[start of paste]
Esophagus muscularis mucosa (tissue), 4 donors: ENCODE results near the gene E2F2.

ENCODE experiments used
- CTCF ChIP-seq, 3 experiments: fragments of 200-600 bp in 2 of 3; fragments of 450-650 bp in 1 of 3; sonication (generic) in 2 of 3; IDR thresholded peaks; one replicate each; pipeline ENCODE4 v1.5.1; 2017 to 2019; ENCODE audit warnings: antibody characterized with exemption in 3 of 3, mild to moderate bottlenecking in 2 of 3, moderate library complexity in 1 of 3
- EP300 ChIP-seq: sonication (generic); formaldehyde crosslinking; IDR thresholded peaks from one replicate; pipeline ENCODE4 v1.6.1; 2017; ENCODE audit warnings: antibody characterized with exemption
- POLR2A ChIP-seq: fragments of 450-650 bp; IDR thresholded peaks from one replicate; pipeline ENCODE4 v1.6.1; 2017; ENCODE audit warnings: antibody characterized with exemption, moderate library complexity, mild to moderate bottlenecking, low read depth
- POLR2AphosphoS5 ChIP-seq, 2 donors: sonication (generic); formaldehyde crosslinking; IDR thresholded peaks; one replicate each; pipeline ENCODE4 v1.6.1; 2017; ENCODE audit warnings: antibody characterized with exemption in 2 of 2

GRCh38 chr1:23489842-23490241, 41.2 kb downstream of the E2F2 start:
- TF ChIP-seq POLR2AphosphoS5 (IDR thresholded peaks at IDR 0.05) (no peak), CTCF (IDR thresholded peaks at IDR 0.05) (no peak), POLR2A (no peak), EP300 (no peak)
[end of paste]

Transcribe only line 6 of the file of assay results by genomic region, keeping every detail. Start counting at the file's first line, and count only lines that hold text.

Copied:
- POLR2AphosphoS5 ChIP-seq, 2 donors: sonication (generic); formaldehyde crosslinking; IDR thresholded peaks; one replicate each; pipeline ENCODE4 v1.6.1; 2017; ENCODE audit warnings: antibody characterized with exemption in 2 of 2